Rovers have always remained tied to mother's apron strings - taking shelter in the safe harbour of League One and Two, with even a dip back down into the part-time rubbish whence they originated when L2 was too much/rough for them - sucking their thumb, afraid to risk anything more, watching us while we have gone out into the world and tasted some of it's delights and disasters.

The delights we enjoyed, they bitterly, and enviously resent; the disasters they revel in. They have no glory of their own to eulogise. They had five or six years in the Second Division in the 1950s where they mixed it with, for them, the big boys, and must've thought their moment had come, but it never happened. Back to mummy ever since.

Rovers have never gone bust like us (1982), because they have never gone boom! like us (not that our boom! is anything to write home about, really). They would never dare! They've never had the bottle (the imagination/the audacity/the ambition/the gumption/the delusion). They won't let go of mummy.

They like to see it (1982) as evidence of their moral superiority, when in fact it is a defence against their fearfulness and sense of inferiority. 

They are still a Southern League club, at heart. They despise us because they despise themselves and their gutless, pathetic, fearful dependence on the safety of "mummy" and inability to make or even have a bloody good go amongst the big boys, where the glory is to be found. Like we're currently doing (the Championship, now, is a level way beyond anything they have ever experienced). Again.

Not that Miah and co will admit this, or even recognise it. 

 

 

 

 

 

Thanks for filling in the historical gaps @Moments of Pleasure 🙂👍🏻

It’s like a mental condition with them. Rather than accepting their own problems and enjoying their own successes they would rather shift the blame onto City.

When they do bad it’s City’s fault

When City do well they feel that it is some sort of negative reflection on them and City fans are labelled as ‘arrogant shitheads’ which entitles them to jizz in their pants with excitement when they are successful and hammer it home to those arrogant shitheads.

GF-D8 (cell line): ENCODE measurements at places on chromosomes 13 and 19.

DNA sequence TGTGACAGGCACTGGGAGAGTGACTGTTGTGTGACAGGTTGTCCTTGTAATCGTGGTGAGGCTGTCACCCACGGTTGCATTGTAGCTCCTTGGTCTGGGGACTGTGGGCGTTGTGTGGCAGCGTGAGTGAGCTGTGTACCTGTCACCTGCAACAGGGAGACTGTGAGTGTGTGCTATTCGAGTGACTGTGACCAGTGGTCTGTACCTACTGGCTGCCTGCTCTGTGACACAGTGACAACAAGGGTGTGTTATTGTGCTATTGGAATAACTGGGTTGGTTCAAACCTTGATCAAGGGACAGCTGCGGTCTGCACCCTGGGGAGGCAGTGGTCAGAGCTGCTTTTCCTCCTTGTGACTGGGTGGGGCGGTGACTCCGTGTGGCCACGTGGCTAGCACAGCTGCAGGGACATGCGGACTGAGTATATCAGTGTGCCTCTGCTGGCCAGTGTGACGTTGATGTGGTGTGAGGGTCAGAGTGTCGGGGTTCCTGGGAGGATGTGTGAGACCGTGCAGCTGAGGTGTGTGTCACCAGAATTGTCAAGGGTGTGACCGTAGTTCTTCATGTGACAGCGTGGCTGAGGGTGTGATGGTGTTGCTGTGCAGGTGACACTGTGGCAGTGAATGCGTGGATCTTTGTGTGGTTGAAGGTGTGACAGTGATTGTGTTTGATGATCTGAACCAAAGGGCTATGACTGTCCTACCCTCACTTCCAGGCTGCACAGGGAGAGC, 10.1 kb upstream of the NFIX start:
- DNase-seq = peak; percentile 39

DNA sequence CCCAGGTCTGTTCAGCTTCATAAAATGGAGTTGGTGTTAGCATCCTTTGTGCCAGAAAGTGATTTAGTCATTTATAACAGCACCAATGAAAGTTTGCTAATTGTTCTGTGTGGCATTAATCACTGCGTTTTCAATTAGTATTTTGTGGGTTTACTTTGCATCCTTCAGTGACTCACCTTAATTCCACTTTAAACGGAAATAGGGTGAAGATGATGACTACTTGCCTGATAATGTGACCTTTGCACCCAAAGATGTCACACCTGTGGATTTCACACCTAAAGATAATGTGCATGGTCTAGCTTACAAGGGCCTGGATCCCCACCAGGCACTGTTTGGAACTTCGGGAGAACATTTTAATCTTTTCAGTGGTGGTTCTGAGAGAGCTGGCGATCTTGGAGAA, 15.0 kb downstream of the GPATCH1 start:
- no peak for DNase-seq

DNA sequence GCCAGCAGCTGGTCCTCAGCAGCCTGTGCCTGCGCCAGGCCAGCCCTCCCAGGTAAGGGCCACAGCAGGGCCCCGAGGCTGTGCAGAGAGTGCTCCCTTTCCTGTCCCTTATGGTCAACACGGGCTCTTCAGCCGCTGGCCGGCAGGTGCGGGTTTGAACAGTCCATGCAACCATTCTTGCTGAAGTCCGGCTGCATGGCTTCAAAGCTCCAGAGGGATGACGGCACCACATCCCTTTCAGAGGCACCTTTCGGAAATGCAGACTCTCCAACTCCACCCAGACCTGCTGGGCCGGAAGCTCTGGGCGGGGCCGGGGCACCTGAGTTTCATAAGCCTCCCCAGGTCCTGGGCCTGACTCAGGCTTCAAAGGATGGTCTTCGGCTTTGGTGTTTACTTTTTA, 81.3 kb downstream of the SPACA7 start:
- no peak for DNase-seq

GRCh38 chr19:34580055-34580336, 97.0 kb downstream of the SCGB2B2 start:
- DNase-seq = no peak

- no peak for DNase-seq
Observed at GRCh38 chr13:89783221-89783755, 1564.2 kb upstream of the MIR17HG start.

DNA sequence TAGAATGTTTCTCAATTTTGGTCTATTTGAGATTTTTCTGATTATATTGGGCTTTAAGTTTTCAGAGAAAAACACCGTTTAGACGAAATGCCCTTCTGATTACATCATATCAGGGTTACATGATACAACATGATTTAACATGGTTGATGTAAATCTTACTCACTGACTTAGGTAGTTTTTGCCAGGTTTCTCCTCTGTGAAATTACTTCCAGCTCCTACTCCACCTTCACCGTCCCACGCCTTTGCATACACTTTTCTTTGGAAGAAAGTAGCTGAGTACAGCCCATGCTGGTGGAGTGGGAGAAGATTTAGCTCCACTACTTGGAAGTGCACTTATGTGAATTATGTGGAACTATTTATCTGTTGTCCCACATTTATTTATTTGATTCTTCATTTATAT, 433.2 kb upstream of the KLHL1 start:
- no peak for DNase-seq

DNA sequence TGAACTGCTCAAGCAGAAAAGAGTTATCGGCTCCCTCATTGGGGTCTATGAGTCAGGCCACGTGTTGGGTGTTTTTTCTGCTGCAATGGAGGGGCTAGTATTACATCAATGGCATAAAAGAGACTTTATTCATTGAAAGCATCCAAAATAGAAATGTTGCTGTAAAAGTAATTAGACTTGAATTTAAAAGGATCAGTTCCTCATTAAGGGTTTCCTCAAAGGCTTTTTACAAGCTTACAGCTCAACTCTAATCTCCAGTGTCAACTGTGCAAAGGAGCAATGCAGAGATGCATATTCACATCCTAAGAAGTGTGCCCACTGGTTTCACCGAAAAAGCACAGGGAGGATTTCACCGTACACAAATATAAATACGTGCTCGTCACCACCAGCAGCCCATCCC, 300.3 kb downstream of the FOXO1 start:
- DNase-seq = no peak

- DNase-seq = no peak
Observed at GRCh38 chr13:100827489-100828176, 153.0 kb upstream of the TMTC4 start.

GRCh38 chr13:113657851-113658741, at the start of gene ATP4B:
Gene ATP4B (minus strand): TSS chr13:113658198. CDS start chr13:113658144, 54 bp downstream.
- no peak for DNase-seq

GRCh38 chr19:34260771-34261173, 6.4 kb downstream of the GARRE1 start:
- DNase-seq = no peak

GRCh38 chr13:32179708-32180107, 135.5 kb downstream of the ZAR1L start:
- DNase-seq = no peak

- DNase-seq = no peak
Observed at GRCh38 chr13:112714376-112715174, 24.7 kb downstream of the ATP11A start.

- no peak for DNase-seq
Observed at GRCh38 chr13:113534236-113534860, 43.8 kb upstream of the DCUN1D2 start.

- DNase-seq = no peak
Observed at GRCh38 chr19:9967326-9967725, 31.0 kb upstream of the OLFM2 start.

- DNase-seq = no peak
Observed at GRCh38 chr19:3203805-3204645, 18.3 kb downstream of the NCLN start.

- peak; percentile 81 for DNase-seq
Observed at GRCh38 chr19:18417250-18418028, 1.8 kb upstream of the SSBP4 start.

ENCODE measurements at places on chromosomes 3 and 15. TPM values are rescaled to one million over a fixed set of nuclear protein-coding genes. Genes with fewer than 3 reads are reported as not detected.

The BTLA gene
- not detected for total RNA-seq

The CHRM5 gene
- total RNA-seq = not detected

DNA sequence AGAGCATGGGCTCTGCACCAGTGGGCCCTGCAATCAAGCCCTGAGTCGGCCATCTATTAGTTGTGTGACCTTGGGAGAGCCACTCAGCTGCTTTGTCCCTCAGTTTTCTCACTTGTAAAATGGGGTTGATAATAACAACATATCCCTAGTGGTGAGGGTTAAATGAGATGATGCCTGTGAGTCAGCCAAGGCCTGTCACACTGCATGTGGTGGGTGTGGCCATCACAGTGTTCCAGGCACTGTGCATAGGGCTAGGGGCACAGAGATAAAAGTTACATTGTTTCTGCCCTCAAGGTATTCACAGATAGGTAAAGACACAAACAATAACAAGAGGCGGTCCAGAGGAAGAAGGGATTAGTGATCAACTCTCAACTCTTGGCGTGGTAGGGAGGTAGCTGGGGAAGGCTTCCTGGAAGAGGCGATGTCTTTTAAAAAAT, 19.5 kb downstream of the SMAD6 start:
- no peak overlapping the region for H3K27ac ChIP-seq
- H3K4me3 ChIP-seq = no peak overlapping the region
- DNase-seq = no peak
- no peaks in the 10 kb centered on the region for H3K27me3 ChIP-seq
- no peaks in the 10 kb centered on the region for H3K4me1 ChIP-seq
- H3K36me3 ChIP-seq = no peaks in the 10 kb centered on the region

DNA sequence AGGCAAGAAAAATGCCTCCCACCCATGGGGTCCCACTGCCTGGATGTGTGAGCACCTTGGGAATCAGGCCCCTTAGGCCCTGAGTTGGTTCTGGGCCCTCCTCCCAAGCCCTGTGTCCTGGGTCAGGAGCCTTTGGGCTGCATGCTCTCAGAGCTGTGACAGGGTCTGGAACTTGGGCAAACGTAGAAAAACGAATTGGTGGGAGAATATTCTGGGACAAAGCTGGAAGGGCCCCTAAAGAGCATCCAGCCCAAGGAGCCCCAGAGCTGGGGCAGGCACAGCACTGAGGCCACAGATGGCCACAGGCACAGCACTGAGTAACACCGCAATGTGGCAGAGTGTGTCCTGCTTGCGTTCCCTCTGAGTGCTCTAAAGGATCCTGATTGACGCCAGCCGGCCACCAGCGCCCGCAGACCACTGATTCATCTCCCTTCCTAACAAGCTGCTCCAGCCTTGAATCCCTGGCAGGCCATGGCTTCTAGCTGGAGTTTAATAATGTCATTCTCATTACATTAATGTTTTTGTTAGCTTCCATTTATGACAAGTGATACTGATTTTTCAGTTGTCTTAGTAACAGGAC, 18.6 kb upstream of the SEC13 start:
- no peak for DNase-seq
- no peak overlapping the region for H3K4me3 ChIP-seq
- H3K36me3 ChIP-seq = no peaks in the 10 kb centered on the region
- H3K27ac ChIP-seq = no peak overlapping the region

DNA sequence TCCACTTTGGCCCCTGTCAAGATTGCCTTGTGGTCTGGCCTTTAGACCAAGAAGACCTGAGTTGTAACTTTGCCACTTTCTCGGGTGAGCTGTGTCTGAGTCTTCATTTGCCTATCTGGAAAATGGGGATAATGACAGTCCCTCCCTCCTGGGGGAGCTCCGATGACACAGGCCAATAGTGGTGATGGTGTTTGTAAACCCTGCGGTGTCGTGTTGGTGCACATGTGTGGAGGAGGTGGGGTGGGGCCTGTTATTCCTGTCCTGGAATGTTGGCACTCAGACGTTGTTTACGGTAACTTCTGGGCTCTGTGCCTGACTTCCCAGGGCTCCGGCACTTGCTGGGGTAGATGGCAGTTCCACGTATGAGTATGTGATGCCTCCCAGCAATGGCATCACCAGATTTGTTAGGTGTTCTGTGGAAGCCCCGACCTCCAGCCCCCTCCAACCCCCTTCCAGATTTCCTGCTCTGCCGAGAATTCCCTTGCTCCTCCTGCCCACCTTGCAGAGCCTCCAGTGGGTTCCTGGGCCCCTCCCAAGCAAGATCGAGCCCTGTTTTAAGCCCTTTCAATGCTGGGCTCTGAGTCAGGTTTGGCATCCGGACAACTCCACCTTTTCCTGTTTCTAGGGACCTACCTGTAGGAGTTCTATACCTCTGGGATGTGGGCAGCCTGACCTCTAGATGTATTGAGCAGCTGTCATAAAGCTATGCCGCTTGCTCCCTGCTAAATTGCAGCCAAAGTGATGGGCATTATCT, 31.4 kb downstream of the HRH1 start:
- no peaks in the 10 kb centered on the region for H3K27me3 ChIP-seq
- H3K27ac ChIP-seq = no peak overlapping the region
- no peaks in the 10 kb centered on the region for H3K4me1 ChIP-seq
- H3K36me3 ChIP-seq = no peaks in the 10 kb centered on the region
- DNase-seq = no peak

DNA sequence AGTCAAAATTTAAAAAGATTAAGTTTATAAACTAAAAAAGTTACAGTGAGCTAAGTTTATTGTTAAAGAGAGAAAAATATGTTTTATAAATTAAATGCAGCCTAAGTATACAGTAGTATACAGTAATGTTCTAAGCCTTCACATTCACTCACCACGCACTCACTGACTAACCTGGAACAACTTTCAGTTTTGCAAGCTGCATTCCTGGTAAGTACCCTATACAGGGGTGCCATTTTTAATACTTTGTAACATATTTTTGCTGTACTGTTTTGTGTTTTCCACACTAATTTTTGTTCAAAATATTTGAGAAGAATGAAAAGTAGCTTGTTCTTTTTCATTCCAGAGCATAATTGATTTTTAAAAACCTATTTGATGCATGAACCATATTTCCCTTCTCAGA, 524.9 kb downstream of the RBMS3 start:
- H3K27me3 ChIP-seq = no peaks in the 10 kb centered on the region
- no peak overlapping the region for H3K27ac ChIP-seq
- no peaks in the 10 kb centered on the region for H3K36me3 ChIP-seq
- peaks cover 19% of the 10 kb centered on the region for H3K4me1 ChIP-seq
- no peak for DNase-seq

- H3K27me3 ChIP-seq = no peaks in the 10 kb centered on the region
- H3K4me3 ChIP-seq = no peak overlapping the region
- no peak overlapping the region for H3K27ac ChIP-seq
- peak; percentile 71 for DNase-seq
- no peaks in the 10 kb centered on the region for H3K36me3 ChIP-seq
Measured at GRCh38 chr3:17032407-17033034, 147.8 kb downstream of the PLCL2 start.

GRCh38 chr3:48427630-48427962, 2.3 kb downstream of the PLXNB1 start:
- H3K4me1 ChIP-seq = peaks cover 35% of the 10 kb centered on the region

Just like 1990, all you heard about was City (not surprising as they were top of the third division for long spells during that season and beat First Division Chelsea 3-1 in the FA Cup). If Rovers had been top for most of the season then no doubt the media spotlight would have been on them, but oh no, to them it was and had always been about a perceived bias towards City and I go back to my point about City getting all of the attention with Rovers ending up ‘forgotten about’.

So when it comes to beating City and winning the title they feel ‘justified’ in rubbing the shitheads faces in it. Pathetically wearing “Bristol City 1990 - Third Division Champions” T-shirts during their open top bus tour of Kingswood. This somewhat skewed view of reality is then further compounded by Ian Holloway announcing that they have “had to put up with crap from shitheads recently” and following it up by saying “Let’s all play a game tonight if you can? It’s called ‘Find the City Fan’”.

This is the mentality of life as a Rovers supporter for many (not all).

They will argue until they are blue in the face that they don’t give a **** about Shitheads and that it is us who is obsessed with them, but they are having a ******* bubble if they think any City fan buys that for one second?

This is the reason we celebrated their relegation to Non-League football (because they wanted us to cease to exist in 1982) and why we have this massive thread today (combination of 1982 and 1990) and the odd ‘City Relegation Party’ thread.

All that they have ever banged on about has come back to bite them on the arse....and then they have gone even further The ‘Gift that keeps on giving’.

They will argue that City ceased to exist in 1982.  The fact is (and the records show) that a Bristol City club has continued the n the football league, but I certainly cannot see any record of Bristol Rovers being in any of the 4 divisions during 2015.....just checked again....nope, no sign of Rovers. So really, banging on about 1982 when they dropped out of the football league altogether is laughable.

 

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5 hours ago, Miah Dennehy said:

Someone said that Rovers were a vile club who they hoped went bankrupt. I responded with 'It didn't do you any harm', which seemed to strike a nerve :)

Miah, drop it, I think you’re onto a loser with this one.

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1 minute ago, Banjo Island said:

Its incredible were on here talking about 25 million pound signings on top on top of nigh on 20 mill and some halfwit comes on banging on about 82 get a life u utter fool

but, but, they sold Taylor to us for £10million did they not? 😂
 

1982 is about the amount of season tickets they've sold isn't it?  

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On 29/07/2019 at 12:06, BanburyRed said:

 you've done nothing and achieved nothing (unless you count being relegated to non league by a team wearing your own kit having celebrated beating relegation the previous week an achievement?)

I just love this comment and it still ranks as one of the funniest things that has ever happened in professional sport! 😂

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49 minutes ago, Southport Red said:

I read this week that Florist fans were collecting money to help save Notts County.

Would anyone be brave enough to shake a tin for Rovers at Ashton Gate if it came to it?

 

 

 

Thought not.

Different relationship I think but ready to stand corrected.